This section is about "Rainbow people(s)" in Native American mythology (also "rainbow tribe(s) and "Rainbow Warriors" or "Warriors of the Rainbow."

Disclaimer: Unfortunately a large number of "New Age" articles on the rainbow peoples legends merit the following warning: " denying the spiritual and political autonomy of Indian people, the New Age 'rainbow' people subvert whatever good intentions they may have about multi-cultural community. What gets created is multi-cultural white middle class dominance in yet another form."

My purpose is not to address this controversy, but merely to establish the etymology of the phrases "rainbow family" and "rainbow gathering" as they apply to the North American Rainbow Gathering of Tribes, with its dominant theme of inclusiveness, or unity among diversity. For that reason I am not addressing the validity of any purported "religious" connection between Rainbow Gatherings and Native American legends, but only attempt to establish a possible historical connection between Native American legends and the terminology adopted by the '60s counterculture, and subsequently by the Rainbow Gathering participants. I am citing only those sources which appear to come from authentic native sources. I cannot vouch for their factual correctness nor authenticity, however.

These are quotes from some of the articles I located by a web search:

Sia tribe sacred text:
"Now all the Cloud People, the Lightning People, the Thunder and Rainbow Peoples followed the Sia into the upper world. ... The priest of the Cloud People is above even the priests of the Thunder, Lightning, and Rainbow Peoples. ... The Rainbow People were created to work in Tinia to make it more beautiful for the people of arts, the earth, to look upon. The elders make the beautiful rainbows, but the children assist. The Sia have no idea of what or how these [rain]bows are made. They do know, however, that war heroes always travel upon the rainbows. ... Let the white floating clouds - the clouds like the plains - the lightning, thunder, rainbow, and cloud peoples, water the earth. Let the people of the white floating clouds,- the people of the clouds like the plains - the lightning, thunder, rain bow, and cloud peoples -come and work for us, and water the earth."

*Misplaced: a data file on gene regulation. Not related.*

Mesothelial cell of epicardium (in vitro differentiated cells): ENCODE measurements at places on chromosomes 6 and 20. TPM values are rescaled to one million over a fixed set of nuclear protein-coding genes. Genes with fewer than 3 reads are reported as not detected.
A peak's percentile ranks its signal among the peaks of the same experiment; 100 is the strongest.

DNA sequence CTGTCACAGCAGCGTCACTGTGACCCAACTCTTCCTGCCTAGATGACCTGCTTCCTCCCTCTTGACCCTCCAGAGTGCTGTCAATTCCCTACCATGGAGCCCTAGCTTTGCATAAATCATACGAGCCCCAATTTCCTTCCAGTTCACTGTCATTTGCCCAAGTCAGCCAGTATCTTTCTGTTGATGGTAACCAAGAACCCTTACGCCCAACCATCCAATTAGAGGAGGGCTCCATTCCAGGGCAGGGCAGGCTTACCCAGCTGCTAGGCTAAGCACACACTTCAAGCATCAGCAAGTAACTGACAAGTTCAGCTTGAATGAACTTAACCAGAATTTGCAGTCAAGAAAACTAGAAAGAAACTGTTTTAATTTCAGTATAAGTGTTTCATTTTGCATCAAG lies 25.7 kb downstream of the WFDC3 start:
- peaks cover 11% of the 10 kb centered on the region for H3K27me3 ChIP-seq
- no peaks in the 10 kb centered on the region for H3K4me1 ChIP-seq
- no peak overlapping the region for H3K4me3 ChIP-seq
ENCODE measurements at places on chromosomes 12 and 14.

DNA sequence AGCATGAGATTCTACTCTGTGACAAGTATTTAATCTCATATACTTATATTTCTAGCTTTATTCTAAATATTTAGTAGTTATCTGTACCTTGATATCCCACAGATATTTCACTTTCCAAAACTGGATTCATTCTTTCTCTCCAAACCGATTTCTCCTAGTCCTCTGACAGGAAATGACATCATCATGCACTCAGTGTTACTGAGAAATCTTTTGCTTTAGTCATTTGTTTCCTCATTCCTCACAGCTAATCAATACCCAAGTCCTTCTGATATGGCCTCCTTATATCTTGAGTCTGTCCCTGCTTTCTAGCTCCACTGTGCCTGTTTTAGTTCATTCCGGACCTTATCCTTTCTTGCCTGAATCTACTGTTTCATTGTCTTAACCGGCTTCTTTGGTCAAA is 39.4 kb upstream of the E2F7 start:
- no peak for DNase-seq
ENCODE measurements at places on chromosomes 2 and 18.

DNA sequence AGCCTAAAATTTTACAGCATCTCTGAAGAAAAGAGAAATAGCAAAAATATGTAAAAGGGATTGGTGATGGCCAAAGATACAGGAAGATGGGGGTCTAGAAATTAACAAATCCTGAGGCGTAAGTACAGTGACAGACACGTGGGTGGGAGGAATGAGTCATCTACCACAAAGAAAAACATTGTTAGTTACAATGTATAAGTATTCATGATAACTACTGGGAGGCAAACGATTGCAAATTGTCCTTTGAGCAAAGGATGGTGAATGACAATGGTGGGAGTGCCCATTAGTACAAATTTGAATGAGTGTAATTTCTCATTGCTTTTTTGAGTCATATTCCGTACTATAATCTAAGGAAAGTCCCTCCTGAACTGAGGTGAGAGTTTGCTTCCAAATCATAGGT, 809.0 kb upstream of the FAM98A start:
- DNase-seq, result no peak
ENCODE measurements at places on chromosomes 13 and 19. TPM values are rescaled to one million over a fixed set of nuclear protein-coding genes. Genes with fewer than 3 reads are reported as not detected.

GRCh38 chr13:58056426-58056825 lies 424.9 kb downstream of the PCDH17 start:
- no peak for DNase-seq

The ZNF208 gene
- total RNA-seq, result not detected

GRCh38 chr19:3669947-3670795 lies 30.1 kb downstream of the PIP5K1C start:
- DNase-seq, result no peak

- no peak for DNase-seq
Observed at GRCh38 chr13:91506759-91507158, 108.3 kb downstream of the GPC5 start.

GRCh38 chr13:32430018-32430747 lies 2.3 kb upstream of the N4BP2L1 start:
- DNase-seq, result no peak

This site describes one Native American's rediscovery of his cultural roots. While it does not mention the ancient legends, it demonstrates a contemporary Native American use of the word "rainbow" which is consistent with the legends: When his family moved, he learned of a Rainbow Tribe, a tribe any Native American could join. There he learned about his past and decided to work toward educating future generations about Indian culture.

Submitted to a New Age web site:

This site refers to the rainbow peoples legend of the Navajo, a common theme of Navajo sand paintings: Navajo Ceremony- sand painting, Rainbow people [in a chart of native customs and beliefs]

In "Listening To Native American Prophecies" author Lissa Weinman writes:

"The hippies who embraced Native American teachings, and preached a gospel of peace and love were part of the "awakening" or "Seventh Fire," according to Vernon Harper, a Northern Cree elder, medicine man and spiritual leader. Harper believes the Seventh Fire occurred in the 1960s because Cree prophecies said that it would be "a time when the Rainbow People and the People of Color would appear and be like children." He believes these people were the hippies."